He descended from the Banu Tamim tribe, and was among the well-educated nobility of the city of Damascus. He studied literature, theology, and law, and served as firstly a secretary in, and later the head of, the chancery of Damascus (the Diwan al-Rasa'il). He served twice as ra'is of the city, an office equivalent to mayor.
His chronicle, the Dhail or Mudhayyal Ta'rikh Dimashq (Continuation of the Chronicle of Damascus) was an extension of the chronicle of Hilal bin al-Muhassin al-Sabi', covering the years 1056 to al-Qalanisi's death in 1160. This Chronicle is one of the few contemporary accounts of the First Crusade and its immediate aftermath from the Muslim perspective, making it not only a valuable source for modern historians, but also for later 12th-century chronicles, including Ibn al-Athir.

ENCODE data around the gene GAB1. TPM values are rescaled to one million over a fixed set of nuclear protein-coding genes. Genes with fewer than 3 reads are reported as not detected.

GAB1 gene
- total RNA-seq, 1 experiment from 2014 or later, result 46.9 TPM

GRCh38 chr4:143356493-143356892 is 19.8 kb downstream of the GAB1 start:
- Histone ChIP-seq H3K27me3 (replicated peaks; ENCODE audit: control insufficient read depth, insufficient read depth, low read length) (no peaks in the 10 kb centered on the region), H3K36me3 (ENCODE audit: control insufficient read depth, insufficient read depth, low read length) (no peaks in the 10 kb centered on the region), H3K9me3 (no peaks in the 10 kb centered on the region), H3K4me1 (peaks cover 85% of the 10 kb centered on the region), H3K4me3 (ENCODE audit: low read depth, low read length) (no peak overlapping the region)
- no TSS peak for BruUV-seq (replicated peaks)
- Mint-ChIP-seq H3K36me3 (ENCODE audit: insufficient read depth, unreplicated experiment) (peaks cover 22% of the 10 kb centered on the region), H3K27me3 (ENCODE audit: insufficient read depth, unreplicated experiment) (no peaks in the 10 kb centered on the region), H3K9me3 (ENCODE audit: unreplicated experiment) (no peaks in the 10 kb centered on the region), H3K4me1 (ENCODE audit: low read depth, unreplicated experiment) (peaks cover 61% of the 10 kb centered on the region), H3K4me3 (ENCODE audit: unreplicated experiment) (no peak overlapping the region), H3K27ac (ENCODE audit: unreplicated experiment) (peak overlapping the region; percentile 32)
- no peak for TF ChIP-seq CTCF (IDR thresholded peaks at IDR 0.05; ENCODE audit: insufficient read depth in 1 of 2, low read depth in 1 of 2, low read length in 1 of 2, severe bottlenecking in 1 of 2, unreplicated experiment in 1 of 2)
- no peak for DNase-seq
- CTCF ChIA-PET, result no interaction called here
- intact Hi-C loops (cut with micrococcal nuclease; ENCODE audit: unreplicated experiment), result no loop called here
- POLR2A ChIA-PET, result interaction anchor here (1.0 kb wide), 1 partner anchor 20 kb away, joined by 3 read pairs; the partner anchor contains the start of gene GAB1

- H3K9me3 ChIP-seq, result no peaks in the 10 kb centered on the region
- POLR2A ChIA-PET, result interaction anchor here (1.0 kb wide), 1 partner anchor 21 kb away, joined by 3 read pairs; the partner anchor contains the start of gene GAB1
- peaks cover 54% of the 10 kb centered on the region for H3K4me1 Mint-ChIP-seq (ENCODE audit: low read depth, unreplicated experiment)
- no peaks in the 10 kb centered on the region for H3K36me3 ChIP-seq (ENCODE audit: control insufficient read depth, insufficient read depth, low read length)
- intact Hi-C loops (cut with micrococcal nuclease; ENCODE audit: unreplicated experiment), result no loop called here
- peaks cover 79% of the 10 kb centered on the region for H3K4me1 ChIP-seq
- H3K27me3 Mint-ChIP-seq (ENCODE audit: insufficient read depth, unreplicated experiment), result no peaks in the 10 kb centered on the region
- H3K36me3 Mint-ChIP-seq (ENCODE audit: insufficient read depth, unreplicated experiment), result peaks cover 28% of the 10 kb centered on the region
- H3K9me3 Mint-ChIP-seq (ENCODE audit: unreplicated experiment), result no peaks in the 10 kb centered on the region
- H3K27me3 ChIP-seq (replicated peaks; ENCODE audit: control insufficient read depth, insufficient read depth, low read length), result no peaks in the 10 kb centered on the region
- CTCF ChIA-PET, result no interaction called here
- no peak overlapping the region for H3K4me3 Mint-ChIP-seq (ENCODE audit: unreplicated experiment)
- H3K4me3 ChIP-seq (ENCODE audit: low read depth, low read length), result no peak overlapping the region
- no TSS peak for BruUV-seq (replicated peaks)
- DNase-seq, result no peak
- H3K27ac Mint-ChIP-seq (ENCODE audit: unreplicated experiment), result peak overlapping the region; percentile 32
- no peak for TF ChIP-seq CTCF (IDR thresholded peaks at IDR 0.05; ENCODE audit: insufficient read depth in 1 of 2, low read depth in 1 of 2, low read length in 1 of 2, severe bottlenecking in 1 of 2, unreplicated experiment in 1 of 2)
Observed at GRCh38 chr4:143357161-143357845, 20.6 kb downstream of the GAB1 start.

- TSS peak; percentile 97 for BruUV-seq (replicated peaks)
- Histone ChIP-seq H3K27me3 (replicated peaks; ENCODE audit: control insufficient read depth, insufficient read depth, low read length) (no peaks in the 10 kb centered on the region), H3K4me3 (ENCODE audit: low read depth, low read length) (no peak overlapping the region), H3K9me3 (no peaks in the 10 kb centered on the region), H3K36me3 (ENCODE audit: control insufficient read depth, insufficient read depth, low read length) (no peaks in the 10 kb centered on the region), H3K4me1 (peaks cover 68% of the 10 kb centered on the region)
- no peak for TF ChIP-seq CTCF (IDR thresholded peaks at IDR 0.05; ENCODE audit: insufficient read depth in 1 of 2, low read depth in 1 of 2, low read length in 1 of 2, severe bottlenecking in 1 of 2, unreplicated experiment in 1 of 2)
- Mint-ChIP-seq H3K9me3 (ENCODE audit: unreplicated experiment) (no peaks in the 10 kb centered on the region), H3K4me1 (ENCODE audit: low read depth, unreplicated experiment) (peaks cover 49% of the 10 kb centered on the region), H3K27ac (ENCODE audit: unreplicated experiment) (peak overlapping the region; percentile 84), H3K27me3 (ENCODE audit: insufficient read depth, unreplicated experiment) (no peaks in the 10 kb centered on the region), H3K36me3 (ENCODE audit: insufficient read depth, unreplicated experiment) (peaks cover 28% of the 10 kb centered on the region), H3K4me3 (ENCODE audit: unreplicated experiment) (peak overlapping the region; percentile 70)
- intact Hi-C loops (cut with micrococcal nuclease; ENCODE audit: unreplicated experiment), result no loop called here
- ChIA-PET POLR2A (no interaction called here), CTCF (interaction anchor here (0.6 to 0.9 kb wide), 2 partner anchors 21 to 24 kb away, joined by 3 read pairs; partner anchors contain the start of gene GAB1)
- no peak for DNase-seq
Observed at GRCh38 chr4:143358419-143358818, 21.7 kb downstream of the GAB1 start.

- The Damascus Chronicle of the Crusades, Extracted and Translated from the Chronicle of Ibn al-Qalanisi. H.A.R. Gibb, 1932 (reprint, Dover Publications, 2002).